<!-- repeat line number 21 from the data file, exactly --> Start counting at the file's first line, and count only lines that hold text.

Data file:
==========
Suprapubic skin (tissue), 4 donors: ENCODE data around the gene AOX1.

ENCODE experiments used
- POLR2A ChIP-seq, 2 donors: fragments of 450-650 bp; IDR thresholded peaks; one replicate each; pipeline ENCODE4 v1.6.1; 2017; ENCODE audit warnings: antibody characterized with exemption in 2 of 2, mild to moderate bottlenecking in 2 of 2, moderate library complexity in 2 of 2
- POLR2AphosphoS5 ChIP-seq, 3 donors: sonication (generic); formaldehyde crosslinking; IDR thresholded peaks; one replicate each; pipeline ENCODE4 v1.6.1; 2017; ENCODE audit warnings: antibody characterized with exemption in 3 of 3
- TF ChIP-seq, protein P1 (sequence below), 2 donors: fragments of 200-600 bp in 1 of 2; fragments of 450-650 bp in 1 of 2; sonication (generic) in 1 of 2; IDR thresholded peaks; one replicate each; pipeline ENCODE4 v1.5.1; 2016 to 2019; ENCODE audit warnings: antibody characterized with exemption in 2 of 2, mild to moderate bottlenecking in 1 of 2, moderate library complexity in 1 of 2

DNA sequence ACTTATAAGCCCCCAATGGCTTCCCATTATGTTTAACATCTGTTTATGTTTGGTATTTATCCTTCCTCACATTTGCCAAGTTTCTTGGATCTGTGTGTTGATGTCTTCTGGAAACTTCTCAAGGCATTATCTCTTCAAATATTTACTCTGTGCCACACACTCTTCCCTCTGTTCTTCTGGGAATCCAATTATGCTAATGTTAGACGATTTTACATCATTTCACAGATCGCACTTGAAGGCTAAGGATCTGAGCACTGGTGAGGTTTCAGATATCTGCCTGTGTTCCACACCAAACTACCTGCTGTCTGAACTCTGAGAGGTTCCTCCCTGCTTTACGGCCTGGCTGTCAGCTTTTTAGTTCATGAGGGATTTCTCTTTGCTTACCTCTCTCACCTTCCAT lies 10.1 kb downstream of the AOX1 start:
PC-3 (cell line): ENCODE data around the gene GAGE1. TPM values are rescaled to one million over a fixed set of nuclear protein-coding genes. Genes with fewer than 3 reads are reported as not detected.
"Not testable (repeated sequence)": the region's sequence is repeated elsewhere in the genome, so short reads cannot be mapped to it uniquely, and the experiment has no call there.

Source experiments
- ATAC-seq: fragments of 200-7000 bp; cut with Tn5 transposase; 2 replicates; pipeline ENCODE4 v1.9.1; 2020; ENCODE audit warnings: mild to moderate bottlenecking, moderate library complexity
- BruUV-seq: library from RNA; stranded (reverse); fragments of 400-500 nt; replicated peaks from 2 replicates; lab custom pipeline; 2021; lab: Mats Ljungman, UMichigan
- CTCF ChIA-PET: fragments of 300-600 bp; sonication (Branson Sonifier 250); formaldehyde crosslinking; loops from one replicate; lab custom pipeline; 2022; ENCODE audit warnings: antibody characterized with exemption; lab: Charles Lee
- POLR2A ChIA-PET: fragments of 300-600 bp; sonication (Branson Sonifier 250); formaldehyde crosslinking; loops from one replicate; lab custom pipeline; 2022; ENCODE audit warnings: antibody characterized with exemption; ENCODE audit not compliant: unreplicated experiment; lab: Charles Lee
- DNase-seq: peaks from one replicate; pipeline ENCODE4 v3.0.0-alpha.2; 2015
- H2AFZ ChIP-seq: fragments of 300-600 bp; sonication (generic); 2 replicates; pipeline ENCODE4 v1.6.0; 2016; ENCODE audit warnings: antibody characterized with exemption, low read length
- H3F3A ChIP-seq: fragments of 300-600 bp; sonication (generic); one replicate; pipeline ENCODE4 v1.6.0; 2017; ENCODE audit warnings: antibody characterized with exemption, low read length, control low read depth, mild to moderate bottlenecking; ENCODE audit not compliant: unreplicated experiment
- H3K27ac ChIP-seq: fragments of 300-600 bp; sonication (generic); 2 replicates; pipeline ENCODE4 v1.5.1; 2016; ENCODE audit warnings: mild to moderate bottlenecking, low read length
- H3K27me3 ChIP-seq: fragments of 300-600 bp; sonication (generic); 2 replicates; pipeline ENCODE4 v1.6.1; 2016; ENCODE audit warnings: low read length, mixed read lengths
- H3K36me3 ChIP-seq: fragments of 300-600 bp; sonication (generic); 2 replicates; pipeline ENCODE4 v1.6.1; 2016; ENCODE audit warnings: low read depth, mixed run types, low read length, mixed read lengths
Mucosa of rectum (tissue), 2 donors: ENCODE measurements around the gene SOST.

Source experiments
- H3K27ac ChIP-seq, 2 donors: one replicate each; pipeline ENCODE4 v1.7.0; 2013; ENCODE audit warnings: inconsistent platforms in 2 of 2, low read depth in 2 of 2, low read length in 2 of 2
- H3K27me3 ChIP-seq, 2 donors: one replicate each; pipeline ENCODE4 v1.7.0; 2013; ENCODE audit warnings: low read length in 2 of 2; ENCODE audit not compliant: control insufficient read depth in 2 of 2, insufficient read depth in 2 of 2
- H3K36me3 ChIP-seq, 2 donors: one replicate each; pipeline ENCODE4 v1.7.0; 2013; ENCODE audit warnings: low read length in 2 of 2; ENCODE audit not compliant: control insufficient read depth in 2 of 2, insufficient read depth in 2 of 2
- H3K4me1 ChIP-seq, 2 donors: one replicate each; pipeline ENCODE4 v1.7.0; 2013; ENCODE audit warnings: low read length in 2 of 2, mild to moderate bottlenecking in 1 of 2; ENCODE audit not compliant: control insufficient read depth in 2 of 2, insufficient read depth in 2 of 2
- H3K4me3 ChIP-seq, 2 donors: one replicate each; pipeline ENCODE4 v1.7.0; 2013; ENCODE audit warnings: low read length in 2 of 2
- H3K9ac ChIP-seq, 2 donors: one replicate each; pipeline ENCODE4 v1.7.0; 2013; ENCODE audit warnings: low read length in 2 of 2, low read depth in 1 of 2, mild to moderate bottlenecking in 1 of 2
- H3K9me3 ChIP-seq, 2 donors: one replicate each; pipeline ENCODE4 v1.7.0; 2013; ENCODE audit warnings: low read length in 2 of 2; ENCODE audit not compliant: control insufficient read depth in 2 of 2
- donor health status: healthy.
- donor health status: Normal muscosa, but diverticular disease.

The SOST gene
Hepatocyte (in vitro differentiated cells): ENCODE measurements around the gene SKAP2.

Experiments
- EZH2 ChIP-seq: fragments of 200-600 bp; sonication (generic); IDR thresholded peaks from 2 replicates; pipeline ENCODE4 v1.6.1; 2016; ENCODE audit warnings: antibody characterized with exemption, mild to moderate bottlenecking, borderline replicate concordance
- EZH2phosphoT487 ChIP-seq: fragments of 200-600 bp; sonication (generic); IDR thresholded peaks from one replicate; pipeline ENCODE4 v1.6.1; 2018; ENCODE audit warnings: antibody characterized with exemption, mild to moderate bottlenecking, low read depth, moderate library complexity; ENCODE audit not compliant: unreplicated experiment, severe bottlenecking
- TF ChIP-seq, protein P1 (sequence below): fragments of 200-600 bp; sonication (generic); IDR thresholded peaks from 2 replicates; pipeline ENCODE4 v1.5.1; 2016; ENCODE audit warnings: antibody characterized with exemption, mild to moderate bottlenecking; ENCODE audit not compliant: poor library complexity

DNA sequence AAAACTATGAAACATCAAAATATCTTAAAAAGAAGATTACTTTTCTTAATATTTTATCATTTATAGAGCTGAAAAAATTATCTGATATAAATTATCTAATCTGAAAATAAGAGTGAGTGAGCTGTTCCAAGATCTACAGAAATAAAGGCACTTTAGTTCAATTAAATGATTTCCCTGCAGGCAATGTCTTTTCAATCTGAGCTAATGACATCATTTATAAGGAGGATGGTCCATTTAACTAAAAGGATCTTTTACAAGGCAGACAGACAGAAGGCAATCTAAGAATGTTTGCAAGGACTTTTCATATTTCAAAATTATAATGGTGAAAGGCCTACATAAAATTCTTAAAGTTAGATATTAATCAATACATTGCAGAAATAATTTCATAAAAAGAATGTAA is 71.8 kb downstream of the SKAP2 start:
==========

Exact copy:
Source experiments